Servitudes in Thailand

Servitudes in Thailand. When buying property in Thailand, especially land, it’s vital to understand servitudes. Servitudes, also known as easements, are legal rights granted to one property (dominant property) to benefit from another property (servient property). Think of it as borrowing a specific right from your neighbor’s land for your own benefit.

How Servitudes Work in Thailand

Imagine a landlocked plot with no direct road access. A servitude can be established, granting the landlocked property (dominant property) the right of way through the neighboring plot (servient property) to reach a public road. This ensures access for the landlocked property, increasing its value.

Here are some key aspects of servitudes in Thailand:

  • Types of Servitudes: Common servitudes include rights of way, drainage easements, utility easements (power lines, water pipes), and access to light or air.
  • Benefits and Burdens: The dominant property benefits from the servitude, while the servient property bears the burden. However, the burden should not unreasonably restrict the servient property owner’s use of their land.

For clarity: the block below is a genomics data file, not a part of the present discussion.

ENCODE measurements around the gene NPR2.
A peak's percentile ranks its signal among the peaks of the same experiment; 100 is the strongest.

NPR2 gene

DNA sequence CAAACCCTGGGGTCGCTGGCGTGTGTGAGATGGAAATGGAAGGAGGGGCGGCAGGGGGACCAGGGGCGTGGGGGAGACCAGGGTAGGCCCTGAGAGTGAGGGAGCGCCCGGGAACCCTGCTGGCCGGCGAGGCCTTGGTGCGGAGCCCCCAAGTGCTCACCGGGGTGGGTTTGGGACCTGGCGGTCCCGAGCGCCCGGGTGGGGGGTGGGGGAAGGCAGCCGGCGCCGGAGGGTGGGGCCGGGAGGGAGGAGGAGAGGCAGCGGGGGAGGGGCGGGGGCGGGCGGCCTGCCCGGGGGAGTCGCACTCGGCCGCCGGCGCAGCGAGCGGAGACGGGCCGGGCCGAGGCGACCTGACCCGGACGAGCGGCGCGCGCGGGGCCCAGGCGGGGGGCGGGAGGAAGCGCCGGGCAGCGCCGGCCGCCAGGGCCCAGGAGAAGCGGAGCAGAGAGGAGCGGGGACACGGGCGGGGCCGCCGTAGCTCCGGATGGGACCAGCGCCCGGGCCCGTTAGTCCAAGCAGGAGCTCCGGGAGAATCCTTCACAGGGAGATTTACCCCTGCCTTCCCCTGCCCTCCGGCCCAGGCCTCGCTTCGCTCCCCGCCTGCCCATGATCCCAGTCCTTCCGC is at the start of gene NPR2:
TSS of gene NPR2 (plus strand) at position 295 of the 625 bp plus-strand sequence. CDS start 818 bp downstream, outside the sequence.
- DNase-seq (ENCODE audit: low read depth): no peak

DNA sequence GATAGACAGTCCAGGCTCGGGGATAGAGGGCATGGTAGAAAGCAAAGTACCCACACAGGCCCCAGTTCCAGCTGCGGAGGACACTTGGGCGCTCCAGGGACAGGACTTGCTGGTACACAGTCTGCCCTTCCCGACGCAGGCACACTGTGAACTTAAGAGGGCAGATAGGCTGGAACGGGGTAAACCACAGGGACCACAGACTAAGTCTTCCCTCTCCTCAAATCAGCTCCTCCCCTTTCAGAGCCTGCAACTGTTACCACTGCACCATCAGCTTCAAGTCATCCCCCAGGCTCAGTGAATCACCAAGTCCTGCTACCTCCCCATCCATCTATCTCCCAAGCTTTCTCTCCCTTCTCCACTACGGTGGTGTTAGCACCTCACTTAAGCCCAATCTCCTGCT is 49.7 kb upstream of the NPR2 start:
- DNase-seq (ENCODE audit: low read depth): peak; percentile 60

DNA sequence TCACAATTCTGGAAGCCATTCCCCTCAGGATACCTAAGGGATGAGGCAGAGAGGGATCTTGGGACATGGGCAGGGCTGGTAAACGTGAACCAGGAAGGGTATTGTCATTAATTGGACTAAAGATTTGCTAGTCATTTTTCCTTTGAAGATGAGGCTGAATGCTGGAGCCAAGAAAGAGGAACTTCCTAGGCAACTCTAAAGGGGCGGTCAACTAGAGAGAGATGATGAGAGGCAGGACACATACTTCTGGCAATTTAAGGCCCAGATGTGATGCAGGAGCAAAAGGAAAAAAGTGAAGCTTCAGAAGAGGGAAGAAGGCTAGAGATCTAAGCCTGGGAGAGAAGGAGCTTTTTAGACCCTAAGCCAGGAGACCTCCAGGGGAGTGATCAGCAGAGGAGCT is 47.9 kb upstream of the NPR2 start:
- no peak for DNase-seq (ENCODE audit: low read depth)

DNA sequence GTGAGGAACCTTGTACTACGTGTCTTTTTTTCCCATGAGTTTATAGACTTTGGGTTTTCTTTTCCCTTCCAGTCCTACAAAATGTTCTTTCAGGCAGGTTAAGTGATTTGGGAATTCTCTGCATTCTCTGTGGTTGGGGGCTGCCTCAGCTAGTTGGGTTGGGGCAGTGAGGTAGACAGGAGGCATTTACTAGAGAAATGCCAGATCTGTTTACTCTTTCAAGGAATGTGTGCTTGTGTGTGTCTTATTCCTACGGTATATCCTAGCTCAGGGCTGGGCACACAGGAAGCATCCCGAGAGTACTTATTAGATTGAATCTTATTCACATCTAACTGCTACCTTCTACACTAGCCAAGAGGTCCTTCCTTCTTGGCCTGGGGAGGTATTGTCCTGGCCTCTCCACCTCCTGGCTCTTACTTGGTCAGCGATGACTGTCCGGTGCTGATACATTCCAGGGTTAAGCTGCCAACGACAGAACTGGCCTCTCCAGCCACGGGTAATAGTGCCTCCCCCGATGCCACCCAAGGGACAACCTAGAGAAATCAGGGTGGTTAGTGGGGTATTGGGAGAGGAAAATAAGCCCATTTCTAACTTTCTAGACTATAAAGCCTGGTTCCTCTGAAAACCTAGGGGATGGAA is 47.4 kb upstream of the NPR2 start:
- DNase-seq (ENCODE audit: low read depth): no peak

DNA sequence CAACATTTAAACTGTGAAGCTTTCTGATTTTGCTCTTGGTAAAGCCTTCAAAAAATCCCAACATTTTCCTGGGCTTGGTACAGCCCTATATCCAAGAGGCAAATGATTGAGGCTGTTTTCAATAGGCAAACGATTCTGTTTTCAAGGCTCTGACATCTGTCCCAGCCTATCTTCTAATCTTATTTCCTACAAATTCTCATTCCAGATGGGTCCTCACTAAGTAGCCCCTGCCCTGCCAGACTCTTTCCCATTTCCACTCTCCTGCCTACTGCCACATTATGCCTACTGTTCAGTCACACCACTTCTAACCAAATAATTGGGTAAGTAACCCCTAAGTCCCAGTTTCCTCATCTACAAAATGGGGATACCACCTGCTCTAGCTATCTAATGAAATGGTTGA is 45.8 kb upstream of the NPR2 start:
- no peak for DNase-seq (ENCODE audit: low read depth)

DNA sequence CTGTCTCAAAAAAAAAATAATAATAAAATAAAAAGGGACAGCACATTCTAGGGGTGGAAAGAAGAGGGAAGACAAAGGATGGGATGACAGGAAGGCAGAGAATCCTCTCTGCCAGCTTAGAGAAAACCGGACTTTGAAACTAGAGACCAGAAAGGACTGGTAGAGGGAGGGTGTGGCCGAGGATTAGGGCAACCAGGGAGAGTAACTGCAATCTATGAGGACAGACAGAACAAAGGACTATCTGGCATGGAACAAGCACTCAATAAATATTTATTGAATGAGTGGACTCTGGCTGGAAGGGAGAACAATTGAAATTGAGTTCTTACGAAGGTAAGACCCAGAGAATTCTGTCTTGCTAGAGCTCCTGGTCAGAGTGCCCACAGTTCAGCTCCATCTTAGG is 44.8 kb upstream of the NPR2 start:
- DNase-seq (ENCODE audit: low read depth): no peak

• Establishment: Servitudes can be established through agreement between landowners, registered with the Land Department, or even arise through continuous use over time (prescription).

Importance of Due Diligence

Before purchasing land, it’s crucial to conduct thorough due diligence to uncover any existing servitudes that might affect your property’s usage or value. Here’s how:

  • Land Title Deed: The Chanote (land title deed) should mention any registered servitudes.
  • Land Department Check: A Land Department search can reveal additional details about servitudes.
  • Consult a Lawyer: A lawyer experienced in Thai property law can advise on the implications of servitudes and help negotiate modifications if necessary.

Living with Servitudes

Once you own property with a servitude, understanding your rights and obligations is essential:

  • Respecting the Servitude: The dominant property owner should use the servitude according to its designated purpose and avoid causing unnecessary inconvenience to the servient property owner.
  • Maintaining the Servitude: In some cases, the dominant property owner may be responsible for maintaining the easement area (e.g., a shared access road).


Servitudes are a common feature of Thai property law. By understanding how they work and conducting thorough due diligence, you can ensure you’re not surprised by unexpected limitations on your property usage. Consulting a lawyer can help you navigate servitudes effectively and make informed decisions when buying land in Thailand.

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